I wasn't sure about this line of remediation so made a bit of a kick up, and my plumber told them he would no longer be their agent unless they took on the warranty and guaranteed what they were telling them to do. lo and behold the director came down from Auckland to look at the system and reassure me, my guy must have been doing good sales and had a bit of clout! I was worried about the yukkies bypassing the filters and it just being raw sewage that was coming through but he showed me a sample and it was clear with no scent. Ours was designed to go into trenches through the lines as we had too many surrounding bores to fit in the irrigation dripper lines so it was getting secondary treatment there too.

Anyway the end-up was they agreed to guarantee it and the system did indeed dry out and was restocked with worms (a double dose) a few weeks later and all has been good since. I had it serviced recently and it was going for gold, there were so many worms they seemed to be trying to crawl up the sides, probably trying to get to the exit, poor things. It can't be good Karma really, can it, trapping a few thousand worms in a giant plastic tub and making them eat your poo for their lifetimes! :) Who knew worms could climb! The pump and lines were cleaned, checked etc and all was good. The system is now about 6 years old so it must have been repaired about 2 years ago.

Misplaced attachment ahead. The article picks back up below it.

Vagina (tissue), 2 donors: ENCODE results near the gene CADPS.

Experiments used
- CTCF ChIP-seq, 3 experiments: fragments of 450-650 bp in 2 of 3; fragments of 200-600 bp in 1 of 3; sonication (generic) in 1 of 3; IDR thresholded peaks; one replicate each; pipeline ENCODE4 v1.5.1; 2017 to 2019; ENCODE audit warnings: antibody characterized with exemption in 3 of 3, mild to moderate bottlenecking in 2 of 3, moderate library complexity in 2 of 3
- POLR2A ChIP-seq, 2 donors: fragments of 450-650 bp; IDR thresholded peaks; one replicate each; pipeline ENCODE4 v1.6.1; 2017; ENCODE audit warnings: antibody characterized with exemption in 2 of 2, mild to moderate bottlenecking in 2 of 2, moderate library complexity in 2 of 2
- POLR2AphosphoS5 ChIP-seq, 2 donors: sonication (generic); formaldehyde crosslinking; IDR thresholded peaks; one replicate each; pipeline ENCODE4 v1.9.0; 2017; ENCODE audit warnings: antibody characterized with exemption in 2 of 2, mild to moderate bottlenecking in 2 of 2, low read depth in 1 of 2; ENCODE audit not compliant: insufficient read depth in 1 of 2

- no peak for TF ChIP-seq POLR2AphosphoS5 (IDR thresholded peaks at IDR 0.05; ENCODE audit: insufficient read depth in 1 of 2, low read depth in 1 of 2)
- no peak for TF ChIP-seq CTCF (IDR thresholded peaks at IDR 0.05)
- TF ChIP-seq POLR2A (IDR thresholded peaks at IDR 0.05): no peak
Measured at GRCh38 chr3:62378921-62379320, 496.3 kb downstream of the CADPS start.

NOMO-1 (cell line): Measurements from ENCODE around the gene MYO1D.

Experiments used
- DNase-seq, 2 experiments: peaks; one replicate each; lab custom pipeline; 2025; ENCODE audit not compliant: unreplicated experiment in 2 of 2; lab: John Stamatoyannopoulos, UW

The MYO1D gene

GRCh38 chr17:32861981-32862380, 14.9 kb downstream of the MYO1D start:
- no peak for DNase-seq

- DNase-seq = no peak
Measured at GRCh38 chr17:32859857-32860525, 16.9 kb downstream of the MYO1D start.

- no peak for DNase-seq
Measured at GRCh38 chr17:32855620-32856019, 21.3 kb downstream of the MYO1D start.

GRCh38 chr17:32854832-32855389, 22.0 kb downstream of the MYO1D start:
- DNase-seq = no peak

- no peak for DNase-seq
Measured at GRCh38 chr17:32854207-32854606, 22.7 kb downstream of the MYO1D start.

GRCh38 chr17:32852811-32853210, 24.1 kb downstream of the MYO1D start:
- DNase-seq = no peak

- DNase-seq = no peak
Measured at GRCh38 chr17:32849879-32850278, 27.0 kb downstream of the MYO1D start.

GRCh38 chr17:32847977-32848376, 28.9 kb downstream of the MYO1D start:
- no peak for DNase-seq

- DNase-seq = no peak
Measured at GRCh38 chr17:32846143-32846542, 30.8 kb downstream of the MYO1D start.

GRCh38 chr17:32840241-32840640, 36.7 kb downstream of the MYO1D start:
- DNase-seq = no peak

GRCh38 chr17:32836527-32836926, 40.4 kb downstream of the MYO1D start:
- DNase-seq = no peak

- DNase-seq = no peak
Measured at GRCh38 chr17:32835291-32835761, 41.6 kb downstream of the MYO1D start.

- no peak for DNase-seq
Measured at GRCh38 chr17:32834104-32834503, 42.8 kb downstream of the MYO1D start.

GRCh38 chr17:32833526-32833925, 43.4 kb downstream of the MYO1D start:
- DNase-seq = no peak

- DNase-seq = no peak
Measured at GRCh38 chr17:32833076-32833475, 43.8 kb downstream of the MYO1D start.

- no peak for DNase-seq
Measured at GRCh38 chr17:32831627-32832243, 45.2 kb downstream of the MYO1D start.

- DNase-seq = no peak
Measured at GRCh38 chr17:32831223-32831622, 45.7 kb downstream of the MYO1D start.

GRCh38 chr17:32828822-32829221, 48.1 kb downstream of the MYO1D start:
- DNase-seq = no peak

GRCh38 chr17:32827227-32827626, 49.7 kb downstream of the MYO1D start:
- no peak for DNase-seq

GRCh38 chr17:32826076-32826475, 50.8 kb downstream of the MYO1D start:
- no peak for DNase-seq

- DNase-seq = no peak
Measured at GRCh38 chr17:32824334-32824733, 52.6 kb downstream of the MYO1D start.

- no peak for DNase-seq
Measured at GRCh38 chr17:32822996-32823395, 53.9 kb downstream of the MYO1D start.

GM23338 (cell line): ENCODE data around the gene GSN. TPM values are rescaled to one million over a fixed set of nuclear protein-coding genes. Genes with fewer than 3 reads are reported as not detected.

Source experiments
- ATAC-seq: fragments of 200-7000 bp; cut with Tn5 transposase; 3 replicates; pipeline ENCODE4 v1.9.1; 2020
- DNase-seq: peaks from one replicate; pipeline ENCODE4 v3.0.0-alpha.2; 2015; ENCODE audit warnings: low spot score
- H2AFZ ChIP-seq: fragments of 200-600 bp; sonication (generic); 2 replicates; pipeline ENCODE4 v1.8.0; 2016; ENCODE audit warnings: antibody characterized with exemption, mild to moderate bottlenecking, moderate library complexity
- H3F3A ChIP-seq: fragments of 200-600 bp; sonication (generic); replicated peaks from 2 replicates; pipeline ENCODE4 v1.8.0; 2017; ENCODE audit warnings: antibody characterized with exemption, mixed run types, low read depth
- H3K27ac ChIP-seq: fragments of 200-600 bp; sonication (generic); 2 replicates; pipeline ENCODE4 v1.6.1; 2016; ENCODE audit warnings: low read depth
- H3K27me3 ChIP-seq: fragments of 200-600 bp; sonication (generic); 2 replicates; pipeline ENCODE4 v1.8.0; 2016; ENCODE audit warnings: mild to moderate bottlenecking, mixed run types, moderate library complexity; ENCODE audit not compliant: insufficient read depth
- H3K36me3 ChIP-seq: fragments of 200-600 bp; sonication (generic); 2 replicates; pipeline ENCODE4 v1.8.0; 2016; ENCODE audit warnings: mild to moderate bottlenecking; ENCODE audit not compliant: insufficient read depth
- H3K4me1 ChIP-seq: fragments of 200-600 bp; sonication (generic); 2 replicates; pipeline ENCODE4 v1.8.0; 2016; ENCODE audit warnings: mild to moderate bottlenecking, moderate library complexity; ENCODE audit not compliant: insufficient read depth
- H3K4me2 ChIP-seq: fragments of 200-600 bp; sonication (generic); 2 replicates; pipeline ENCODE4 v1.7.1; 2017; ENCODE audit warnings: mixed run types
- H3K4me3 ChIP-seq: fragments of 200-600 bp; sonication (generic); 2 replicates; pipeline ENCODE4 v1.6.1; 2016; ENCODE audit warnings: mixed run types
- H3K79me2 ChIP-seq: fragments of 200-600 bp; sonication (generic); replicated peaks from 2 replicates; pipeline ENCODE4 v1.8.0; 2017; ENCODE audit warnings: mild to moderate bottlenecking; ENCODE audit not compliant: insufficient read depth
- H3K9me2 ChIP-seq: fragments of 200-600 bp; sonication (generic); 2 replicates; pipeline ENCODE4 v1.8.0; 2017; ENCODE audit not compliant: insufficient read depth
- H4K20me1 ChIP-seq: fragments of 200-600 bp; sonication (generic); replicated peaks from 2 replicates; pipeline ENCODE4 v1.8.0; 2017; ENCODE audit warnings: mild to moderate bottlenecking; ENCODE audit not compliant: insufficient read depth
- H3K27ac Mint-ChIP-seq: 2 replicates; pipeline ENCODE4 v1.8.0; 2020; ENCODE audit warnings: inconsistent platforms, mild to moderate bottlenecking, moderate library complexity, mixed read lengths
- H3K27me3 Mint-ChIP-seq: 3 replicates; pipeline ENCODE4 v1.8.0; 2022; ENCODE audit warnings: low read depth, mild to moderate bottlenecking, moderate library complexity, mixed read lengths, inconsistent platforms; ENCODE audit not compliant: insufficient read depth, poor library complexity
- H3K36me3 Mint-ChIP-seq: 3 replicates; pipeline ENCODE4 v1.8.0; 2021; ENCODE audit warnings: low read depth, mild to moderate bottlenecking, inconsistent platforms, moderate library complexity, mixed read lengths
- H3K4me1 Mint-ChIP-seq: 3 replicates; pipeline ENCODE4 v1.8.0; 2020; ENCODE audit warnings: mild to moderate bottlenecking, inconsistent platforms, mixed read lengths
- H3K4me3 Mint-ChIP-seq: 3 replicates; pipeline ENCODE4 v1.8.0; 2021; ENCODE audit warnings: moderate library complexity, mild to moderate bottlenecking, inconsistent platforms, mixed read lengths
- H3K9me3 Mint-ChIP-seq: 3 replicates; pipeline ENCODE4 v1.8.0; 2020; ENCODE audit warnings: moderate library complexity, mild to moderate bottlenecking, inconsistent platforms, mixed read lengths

I know it may just be luck but I thought I should share the fact that the extra air line going under the last filter cloth caused this fault. So if you are getting them looked at, maybe ask the service agent or plumber to check and see if it is there as it's quite an easy fix, apparently (crosses fingers).

If it genuinely is groundwater ingress though, my guess is it was set too low into the ground? It just shouldn't be able to get in there unless through the lid? Which should come back to the installation, surely? The consumer guarantees act gives you 6 years to complain and if you have given them reasonable options to repair and it still hasn't worked you are within your rights to ask for a new one. The problem comes when both the installer and manufacturer have changed hands though, they legally don't have to take on the last companies liabilities, only the assets, which sucks. But if they want to protect their name, maybe they will oblige if threatened with Fair Go?